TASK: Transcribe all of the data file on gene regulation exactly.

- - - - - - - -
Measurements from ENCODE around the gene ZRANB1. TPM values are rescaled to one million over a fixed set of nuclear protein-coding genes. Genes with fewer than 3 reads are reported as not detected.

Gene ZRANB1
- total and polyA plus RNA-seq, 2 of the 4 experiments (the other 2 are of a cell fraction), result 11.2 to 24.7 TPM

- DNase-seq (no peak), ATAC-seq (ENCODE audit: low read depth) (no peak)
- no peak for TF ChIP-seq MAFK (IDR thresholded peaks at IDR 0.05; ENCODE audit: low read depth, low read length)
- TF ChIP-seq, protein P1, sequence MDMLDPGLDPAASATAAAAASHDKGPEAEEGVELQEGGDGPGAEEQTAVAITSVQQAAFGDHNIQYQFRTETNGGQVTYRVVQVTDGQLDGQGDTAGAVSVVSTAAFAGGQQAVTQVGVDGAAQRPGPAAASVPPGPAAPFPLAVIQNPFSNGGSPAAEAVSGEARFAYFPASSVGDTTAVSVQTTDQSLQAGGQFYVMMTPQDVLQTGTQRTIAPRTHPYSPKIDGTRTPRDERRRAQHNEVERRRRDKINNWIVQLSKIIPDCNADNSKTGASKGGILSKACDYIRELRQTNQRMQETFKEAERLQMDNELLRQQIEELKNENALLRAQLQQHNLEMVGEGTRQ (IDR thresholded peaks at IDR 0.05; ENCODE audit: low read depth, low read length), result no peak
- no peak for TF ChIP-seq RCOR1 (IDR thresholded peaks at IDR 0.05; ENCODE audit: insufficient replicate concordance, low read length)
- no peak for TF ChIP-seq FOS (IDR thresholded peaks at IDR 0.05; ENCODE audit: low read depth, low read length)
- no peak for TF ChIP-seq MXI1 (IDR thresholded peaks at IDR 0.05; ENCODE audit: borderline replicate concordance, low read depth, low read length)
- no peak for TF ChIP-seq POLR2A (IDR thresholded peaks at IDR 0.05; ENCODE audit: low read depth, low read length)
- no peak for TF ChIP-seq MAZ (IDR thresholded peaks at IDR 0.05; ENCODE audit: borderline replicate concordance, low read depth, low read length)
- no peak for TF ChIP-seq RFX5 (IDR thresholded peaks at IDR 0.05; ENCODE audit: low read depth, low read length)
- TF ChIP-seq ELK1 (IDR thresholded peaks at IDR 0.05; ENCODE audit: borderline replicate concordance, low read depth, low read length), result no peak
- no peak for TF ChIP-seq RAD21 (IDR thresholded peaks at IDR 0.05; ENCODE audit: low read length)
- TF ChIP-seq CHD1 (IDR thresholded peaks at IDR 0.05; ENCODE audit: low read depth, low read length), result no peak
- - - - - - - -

Measurements from ENCODE around the gene ZRANB1. TPM values are rescaled to one million over a fixed set of nuclear protein-coding genes. Genes with fewer than 3 reads are reported as not detected.

Gene ZRANB1
- total and polyA plus RNA-seq, 2 of the 4 experiments (the other 2 are of a cell fraction), result 11.2 to 24.7 TPM

- DNase-seq (no peak), ATAC-seq (ENCODE audit: low read depth) (no peak)
- no peak for TF ChIP-seq MAFK (IDR thresholded peaks at IDR 0.05; ENCODE audit: low read depth, low read length)
- TF ChIP-seq, protein P1, sequence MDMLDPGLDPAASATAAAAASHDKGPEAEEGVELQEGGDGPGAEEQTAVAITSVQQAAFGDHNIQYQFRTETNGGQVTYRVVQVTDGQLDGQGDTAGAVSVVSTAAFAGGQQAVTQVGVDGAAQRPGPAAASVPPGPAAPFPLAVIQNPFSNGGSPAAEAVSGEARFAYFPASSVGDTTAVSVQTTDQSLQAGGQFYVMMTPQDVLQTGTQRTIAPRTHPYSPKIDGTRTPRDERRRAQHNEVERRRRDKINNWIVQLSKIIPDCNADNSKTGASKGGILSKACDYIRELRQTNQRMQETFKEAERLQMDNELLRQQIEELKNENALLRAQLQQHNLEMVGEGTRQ (IDR thresholded peaks at IDR 0.05; ENCODE audit: low read depth, low read length), result no peak
- no peak for TF ChIP-seq RCOR1 (IDR thresholded peaks at IDR 0.05; ENCODE audit: insufficient replicate concordance, low read length)
- no peak for TF ChIP-seq FOS (IDR thresholded peaks at IDR 0.05; ENCODE audit: low read depth, low read length)
- no peak for TF ChIP-seq MXI1 (IDR thresholded peaks at IDR 0.05; ENCODE audit: borderline replicate concordance, low read depth, low read length)
- no peak for TF ChIP-seq POLR2A (IDR thresholded peaks at IDR 0.05; ENCODE audit: low read depth, low read length)
- no peak for TF ChIP-seq MAZ (IDR thresholded peaks at IDR 0.05; ENCODE audit: borderline replicate concordance, low read depth, low read length)
- no peak for TF ChIP-seq RFX5 (IDR thresholded peaks at IDR 0.05; ENCODE audit: low read depth, low read length)
- TF ChIP-seq ELK1 (IDR thresholded peaks at IDR 0.05; ENCODE audit: borderline replicate concordance, low read depth, low read length), result no peak
- no peak for TF ChIP-seq RAD21 (IDR thresholded peaks at IDR 0.05; ENCODE audit: low read length)
- TF ChIP-seq CHD1 (IDR thresholded peaks at IDR 0.05; ENCODE audit: low read depth, low read length), result no peak